Written by: Bill Cervi (@wcervi)

2014 was the worst season that Brandon Marshall has had since his rookie year and it was also the first season he suffered a serious lingering injury that significantly affected his production. Marshall sprained his ankle in week 1 and despite a quick statistical start through 2 games (20/119/4) he was unable to continue to perform at a high level. Marshall’s practice time was greatly reduced and it was evident watching game film that the injury was limiting what routes he could run. To his credit, he managed to play through the pain, in weeks 3-5, but his ankle injury took a huge toll on his fantasy production. Over that 3 game span Marshall was only targeted 17 times and he caught just 6 of them for 25 yards and 1 Td. Brandon Marshall later admitted that he should have missed 4 games with the injury, but he said he was able to help his team mates by being on the field.  By week 6 Marshall’s ankle had healed enough for him to be semi-effective and even though he was still not 100%, over the next 8 weeks he recorded 39 catches for 472 yards and caught 3 TDs. In week 14, Marshall’s bad luck (or is it karma) continued and he suffered a very serious injury when Safety Barry Church kneed him in the back while making a tackle. Marshall suffered two broken ribs and most significantly, a collapsed lung which required hospitalization. Marshall was put on season ending IR shortly after he was released from the Hospital and he finished the season with 61 catches for 721 yards and 8 TDs. Prior to 2014, Marshall had posted 7 straight 1,000+ yard seasons and he averaged 99 receptions for 1,249 yards and 8 TDs over that same span.

Marshall met with GM Ryan Pace and Head Coach John Fox to discuss his future with the team, in early February, but Marshall was “assured of nothing”. The writing seemed to be on the wall that the team was going to make a move and they did just that on Friday March 6th. ESPN’s Insider Ian Rapoport first reported the story and it appears that the Bears will receive a 5th round pick in exchange for Marshall. The deal is still contingent upon Marshall passing a physical, but Rapoport added that Marshall wanted to join the Jets and that he was excited to hear of the trade. Fantasy owners, on the other hand, may not be as excited to hear the news because the Jets have some serious question marks at the QB position and have not been a productive passing team in recent years.

What can Brandon Marshall owners expect from him this year and beyond? 

1Brandon Marshall has played 6 years with Jay Cutler and three years without him (years with Cutler are in orange). The 3 years without Cutler were the worst of Marshall’s career (IR and rookie year excluded), but to be fair the Quarterbacks were less than stellar (Orton, Henne, and Moore). The good news is even though they were not Marshall’s best years, they were still quality years for fantasy purposes. The question now is, how much worse can Geno Smith be than Kyle Orton, Chad Henne and Matt Moore? I would argue that Geno and the Jets have enough weapons at their disposal and Chan Gailey leading the way so it is possible that Marshall could still post 200-225 points in PPR formats this season. Marshall will Join Eric Decker, Percy Harvin (for now), Jeremy Kerley and rookie TE Jace Amaro. That lineup has some potential to do some damage in the passing game if they can get quality production from their QB. I am not saying that Geno will need to go off, but a big, physical, true number one receiver is what every young QB needs to jump start their production. My main concern about Marshall succeeding with the Jets is the fact that every other top WR that has been brought into New York has flopped. That said, I think Marshall is talented enough to be the exception and he should find moderate success in New York. There is also the hope that the Jets will upgrade their QB via trade or Free Agency. If that happens Marshall’s prospects would obviously improve.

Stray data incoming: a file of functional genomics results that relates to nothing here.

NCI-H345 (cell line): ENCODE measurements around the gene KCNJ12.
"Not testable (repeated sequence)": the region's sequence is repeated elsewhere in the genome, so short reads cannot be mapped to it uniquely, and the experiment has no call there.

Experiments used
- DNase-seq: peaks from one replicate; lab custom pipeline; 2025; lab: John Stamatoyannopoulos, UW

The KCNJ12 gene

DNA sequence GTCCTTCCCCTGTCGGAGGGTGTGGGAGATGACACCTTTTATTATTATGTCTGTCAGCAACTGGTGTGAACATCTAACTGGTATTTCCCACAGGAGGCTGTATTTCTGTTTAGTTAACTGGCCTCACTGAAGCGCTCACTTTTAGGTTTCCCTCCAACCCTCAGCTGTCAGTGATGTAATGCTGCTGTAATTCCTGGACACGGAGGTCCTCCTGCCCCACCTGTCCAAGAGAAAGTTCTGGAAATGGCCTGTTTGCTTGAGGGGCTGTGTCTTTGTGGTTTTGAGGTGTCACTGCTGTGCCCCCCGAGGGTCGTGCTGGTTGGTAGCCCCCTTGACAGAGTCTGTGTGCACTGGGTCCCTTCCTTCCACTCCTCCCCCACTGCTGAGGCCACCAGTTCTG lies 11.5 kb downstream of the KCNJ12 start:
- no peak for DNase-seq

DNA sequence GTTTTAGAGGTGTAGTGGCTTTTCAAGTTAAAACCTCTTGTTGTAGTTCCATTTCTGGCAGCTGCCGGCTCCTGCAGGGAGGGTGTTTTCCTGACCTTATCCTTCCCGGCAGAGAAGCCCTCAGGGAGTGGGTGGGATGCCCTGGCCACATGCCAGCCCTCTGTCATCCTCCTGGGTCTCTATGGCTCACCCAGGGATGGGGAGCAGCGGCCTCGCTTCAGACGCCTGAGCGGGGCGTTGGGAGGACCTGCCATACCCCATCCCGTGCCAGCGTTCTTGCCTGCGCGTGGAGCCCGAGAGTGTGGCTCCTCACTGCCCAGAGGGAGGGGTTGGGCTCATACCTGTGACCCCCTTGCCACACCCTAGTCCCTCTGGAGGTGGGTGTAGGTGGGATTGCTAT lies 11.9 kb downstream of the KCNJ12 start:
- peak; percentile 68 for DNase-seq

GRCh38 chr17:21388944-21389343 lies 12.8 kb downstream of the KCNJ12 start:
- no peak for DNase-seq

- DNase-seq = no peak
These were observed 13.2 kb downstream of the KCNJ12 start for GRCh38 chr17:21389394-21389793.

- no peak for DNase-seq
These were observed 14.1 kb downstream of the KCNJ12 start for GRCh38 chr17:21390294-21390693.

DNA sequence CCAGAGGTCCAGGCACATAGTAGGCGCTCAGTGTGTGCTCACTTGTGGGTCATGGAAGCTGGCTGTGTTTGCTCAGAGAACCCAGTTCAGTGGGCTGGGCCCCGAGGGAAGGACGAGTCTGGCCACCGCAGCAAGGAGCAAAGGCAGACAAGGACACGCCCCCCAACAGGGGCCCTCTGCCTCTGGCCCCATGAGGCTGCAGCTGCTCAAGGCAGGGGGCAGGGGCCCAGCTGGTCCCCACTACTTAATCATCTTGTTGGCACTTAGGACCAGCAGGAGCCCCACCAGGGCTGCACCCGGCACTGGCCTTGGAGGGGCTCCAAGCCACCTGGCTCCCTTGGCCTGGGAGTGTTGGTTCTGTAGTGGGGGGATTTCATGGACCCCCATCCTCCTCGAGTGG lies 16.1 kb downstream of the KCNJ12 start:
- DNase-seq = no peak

Another question that remains to be answered is, will the Jets coaching staff be able to deal with Marshall’s locker room distractions?

Again I would argue yes, there is a better than average chance this will be a good landing spot for the troubled WR. The Jets head coach, Todd Bowles, was “a key voice in making the trade” per ESPN and Bowles is very familiar with Marshall since he was part of the coaching staff in Miami when Marshall was with the team. Bowles knows the talents that Marshall brings to the table and most importantly he is aware of Marshall’s over bearing locker room presence so he should be able to intercede as much as humanly possible. Bowles is known as a “players coach” according to former GM Charlie Casserly and he “really understands how to talk to players” per NFL Network’s Michael Robinson.

In closing, I will say that I was secretly hoping that the Patriots would move in and steal Marshall because a Brady – Marshall combo would have been something to watch. The reality is, he is a Jet and we should expect a  70-80 catch season for 800-900 yards, and 7-8 TDs (WR 2/3 production). Looking at DFW’s Dynasty start up ADP it appears that owners were over reacting to his injury plagued 2014 season prior to the the trade as his ADP was hovering around 4.8. After this trade however I would expect that number to drop even though NFL WRs can be productive through age 35.